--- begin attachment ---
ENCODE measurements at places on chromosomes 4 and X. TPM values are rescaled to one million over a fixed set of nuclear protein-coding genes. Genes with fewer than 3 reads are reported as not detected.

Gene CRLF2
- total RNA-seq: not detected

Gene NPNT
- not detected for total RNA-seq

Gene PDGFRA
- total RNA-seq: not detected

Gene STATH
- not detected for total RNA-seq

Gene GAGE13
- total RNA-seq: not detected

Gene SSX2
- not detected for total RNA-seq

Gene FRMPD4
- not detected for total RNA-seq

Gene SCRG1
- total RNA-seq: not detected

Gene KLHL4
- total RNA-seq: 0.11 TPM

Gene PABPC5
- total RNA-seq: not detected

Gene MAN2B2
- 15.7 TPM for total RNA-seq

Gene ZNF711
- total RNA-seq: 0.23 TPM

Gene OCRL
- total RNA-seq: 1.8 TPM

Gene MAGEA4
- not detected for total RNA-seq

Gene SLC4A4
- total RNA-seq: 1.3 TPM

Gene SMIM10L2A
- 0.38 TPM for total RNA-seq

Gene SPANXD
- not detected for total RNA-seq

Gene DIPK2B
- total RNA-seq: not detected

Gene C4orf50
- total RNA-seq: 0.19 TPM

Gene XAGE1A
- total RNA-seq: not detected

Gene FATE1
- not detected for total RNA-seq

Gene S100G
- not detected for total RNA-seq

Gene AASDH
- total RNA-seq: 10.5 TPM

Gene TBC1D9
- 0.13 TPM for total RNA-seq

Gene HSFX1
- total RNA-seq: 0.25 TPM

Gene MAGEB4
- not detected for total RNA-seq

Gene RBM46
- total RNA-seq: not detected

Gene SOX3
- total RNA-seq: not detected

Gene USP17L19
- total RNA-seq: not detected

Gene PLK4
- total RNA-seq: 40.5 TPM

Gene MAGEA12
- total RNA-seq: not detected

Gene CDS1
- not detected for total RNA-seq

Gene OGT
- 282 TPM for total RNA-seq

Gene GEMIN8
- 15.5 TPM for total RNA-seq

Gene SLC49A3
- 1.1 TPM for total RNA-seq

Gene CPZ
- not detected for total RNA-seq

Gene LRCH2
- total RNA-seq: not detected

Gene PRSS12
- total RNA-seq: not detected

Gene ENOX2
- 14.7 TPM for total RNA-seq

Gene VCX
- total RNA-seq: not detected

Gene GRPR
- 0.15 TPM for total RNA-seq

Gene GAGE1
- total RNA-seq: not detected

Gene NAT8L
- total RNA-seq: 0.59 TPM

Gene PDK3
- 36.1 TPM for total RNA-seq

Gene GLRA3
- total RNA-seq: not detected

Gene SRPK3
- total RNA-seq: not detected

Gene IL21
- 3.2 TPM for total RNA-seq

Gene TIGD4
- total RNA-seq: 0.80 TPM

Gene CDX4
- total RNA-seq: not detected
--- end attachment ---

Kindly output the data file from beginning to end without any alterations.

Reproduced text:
ENCODE measurements at places on chromosomes 4 and X. TPM values are rescaled to one million over a fixed set of nuclear protein-coding genes. Genes with fewer than 3 reads are reported as not detected.

Gene CRLF2
- total RNA-seq: not detected

Gene NPNT
- not detected for total RNA-seq

Gene PDGFRA
- total RNA-seq: not detected

Gene STATH
- not detected for total RNA-seq

Gene GAGE13
- total RNA-seq: not detected

Gene SSX2
- not detected for total RNA-seq

Gene FRMPD4
- not detected for total RNA-seq

Gene SCRG1
- total RNA-seq: not detected

Gene KLHL4
- total RNA-seq: 0.11 TPM

Gene PABPC5
- total RNA-seq: not detected

Gene MAN2B2
- 15.7 TPM for total RNA-seq

Gene ZNF711
- total RNA-seq: 0.23 TPM

Gene OCRL
- total RNA-seq: 1.8 TPM

Gene MAGEA4
- not detected for total RNA-seq

Gene SLC4A4
- total RNA-seq: 1.3 TPM

Gene SMIM10L2A
- 0.38 TPM for total RNA-seq

Gene SPANXD
- not detected for total RNA-seq

Gene DIPK2B
- total RNA-seq: not detected

Gene C4orf50
- total RNA-seq: 0.19 TPM

Gene XAGE1A
- total RNA-seq: not detected

Gene FATE1
- not detected for total RNA-seq

Gene S100G
- not detected for total RNA-seq

Gene AASDH
- total RNA-seq: 10.5 TPM

Gene TBC1D9
- 0.13 TPM for total RNA-seq

Gene HSFX1
- total RNA-seq: 0.25 TPM

Gene MAGEB4
- not detected for total RNA-seq

Gene RBM46
- total RNA-seq: not detected

Gene SOX3
- total RNA-seq: not detected

Gene USP17L19
- total RNA-seq: not detected

Gene PLK4
- total RNA-seq: 40.5 TPM

Gene MAGEA12
- total RNA-seq: not detected

Gene CDS1
- not detected for total RNA-seq

Gene OGT
- 282 TPM for total RNA-seq

Gene GEMIN8
- 15.5 TPM for total RNA-seq

Gene SLC49A3
- 1.1 TPM for total RNA-seq

Gene CPZ
- not detected for total RNA-seq

Gene LRCH2
- total RNA-seq: not detected

Gene PRSS12
- total RNA-seq: not detected

Gene ENOX2
- 14.7 TPM for total RNA-seq

Gene VCX
- total RNA-seq: not detected

Gene GRPR
- 0.15 TPM for total RNA-seq

Gene GAGE1
- total RNA-seq: not detected

Gene NAT8L
- total RNA-seq: 0.59 TPM

Gene PDK3
- 36.1 TPM for total RNA-seq

Gene GLRA3
- total RNA-seq: not detected

Gene SRPK3
- total RNA-seq: not detected

Gene IL21
- 3.2 TPM for total RNA-seq

Gene TIGD4
- total RNA-seq: 0.80 TPM

Gene CDX4
- total RNA-seq: not detected